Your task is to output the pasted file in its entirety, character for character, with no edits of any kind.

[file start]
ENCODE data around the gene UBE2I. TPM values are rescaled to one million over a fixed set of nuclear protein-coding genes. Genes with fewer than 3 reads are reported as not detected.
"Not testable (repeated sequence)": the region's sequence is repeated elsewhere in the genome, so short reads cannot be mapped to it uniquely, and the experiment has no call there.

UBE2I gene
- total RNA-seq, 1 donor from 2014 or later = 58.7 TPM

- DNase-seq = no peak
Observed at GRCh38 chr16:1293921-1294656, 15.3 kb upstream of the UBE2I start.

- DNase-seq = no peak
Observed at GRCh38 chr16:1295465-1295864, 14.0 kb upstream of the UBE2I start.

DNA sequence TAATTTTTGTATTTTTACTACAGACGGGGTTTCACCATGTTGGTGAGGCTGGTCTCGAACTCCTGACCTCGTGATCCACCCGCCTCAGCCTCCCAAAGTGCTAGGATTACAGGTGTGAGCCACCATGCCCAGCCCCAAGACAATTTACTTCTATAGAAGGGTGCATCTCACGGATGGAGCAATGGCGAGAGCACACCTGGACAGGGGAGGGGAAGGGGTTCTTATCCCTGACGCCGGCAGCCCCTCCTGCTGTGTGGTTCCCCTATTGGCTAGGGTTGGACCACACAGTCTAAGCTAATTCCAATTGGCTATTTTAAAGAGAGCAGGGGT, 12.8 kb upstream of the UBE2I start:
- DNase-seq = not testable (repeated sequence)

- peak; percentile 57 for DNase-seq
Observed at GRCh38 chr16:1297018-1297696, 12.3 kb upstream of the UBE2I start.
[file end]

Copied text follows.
ENCODE data around the gene UBE2I. TPM values are rescaled to one million over a fixed set of nuclear protein-coding genes. Genes with fewer than 3 reads are reported as not detected.
"Not testable (repeated sequence)": the region's sequence is repeated elsewhere in the genome, so short reads cannot be mapped to it uniquely, and the experiment has no call there.

UBE2I gene
- total RNA-seq, 1 donor from 2014 or later = 58.7 TPM

- DNase-seq = no peak
Observed at GRCh38 chr16:1293921-1294656, 15.3 kb upstream of the UBE2I start.

- DNase-seq = no peak
Observed at GRCh38 chr16:1295465-1295864, 14.0 kb upstream of the UBE2I start.

DNA sequence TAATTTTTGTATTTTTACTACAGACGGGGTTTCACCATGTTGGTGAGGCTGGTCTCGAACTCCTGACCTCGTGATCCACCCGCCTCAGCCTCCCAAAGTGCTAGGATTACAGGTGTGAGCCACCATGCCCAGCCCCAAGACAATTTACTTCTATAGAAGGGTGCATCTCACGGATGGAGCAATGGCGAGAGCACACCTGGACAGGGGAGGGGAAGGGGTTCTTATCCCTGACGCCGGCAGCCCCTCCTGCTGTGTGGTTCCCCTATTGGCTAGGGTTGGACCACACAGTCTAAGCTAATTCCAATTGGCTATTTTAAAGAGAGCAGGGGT, 12.8 kb upstream of the UBE2I start:
- DNase-seq = not testable (repeated sequence)

- peak; percentile 57 for DNase-seq
Observed at GRCh38 chr16:1297018-1297696, 12.3 kb upstream of the UBE2I start.